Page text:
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Shameless Self-Promotion

October 15, 2012 1 comment

No new post today from Santa Fe (though there is lots a-cookin’; maybe more on that later). Just wanted to plug a blog post I wrote for Bloomberg View, the op-ed section of the Bloomberg media empire. If you are a fan of history or trains, you might enjoy it.

Amtrak Chugs Along Despite Decades of Political Battles

Thanks for reading the post and the History Nerd.

I Got Dem Ol’ Ballot-Tallying Blues Again, Mama

August 4, 2012 Leave a comment

Was it really only twelve years ago this November when the eyes of the world were focused on one state, when just a few hundred votes separated the two men vying to be the leader of the free world? I remember it so vividly, the drama, the political machinations and partisanship, the sense that Election Day snafus or faulty tabulation had denied the true intent of the voters in that crucial state.

I am, of course, talking about my new home, the great state of New Mexico.

Damn these punch cards…

What’s that you say? Didn’t another state dominate the news in the weeks after the 2000 election? Hmm, I suppose Florida was the focal point of all the post-election hijinks. But New Mexico actually had a closer vote tally: Gore won there by less than 400 votes, while Bush took Florida—theoretically—by 537. Of course, a few million more votes were cast there, and Florida’s 25 electoral votes were a wee bit more important in deciding the election than New Mexico’s measly five. Still, for a time, the unsettled results in both New Mexico and Oregon were mentioned in the same breath as Florida’s disputed outcome, and it wasn’t until December that the Bush team publicly announced it would not seek a statewide recount in NM (something, of course, it fought tooth and nail in Florida; hell, Bush didn’t even want the manual recount in four counties).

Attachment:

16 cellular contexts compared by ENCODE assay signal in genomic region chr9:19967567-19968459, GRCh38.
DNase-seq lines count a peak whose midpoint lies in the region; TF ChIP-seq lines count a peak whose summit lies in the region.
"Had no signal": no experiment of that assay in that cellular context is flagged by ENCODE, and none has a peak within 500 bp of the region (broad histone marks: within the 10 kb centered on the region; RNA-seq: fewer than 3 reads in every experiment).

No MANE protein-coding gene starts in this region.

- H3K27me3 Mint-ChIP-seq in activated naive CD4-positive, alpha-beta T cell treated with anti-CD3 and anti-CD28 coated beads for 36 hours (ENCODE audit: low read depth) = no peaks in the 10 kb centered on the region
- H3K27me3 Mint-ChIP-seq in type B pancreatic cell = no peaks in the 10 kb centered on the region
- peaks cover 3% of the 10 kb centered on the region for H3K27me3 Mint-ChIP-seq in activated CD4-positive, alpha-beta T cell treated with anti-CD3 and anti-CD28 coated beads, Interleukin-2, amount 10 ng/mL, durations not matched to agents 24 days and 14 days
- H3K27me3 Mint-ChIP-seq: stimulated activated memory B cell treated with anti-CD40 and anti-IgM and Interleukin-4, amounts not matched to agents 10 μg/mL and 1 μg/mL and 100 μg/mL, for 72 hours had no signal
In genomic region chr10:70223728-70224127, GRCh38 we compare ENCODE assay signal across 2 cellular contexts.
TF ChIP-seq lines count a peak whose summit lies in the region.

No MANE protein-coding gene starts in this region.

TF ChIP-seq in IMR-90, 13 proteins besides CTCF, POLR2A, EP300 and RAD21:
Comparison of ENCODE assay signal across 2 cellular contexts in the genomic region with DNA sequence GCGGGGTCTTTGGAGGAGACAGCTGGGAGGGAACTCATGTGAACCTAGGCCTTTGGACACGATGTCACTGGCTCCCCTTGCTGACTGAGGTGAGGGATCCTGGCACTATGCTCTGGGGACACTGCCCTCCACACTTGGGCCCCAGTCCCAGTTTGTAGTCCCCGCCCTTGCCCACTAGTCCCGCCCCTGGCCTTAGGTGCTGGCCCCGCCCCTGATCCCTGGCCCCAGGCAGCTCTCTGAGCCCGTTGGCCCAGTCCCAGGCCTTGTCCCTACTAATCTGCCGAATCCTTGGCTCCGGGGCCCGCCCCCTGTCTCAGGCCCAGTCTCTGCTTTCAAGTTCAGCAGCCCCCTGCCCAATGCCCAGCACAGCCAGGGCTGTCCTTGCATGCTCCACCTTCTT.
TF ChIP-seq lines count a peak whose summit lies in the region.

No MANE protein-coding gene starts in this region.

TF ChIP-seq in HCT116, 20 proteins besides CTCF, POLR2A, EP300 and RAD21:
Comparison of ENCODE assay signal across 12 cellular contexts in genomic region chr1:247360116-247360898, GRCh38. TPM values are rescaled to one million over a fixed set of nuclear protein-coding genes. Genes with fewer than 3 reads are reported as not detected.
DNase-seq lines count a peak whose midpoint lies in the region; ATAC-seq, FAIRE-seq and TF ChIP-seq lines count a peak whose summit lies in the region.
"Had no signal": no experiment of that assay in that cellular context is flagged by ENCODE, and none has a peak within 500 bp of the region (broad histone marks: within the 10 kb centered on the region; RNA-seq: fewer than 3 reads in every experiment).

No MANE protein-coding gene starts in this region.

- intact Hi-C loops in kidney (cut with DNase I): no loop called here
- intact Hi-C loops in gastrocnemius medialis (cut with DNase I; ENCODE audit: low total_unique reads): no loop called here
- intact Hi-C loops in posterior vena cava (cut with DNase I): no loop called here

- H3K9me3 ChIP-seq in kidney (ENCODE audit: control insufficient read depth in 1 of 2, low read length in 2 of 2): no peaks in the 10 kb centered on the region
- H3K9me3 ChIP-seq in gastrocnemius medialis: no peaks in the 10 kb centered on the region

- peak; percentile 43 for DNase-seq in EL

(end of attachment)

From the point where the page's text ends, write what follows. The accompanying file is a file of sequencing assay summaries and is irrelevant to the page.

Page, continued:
Still gotta wonder how things might have been under President Gore…

Why is the 2000 election debacle on my brain? Probably because I just finished a book on it–for a client who informed me this week it is ceasing publication of all books, this one will most likely never see the light of day, and my getting my second payment for it is not a done deal. Given all that, I might be tempted to post the whole thing online, because I think it was a pretty good book, if I say so myself.

And because, as much as Antonin “Funny Man” Scalia exhorts us all to “get over it” (it being specifically the SCOTUS decision that ended the recount and left legal scholars from all over the political spectrum gape-mouthed), immersing myself in the details of what went on in the 36 days after Election Day (and various vote-stifling efforts before and during it) leaves no doubt that if voter intent were truly discerned, as Florida’s law calls for, Gore won Florida and the election.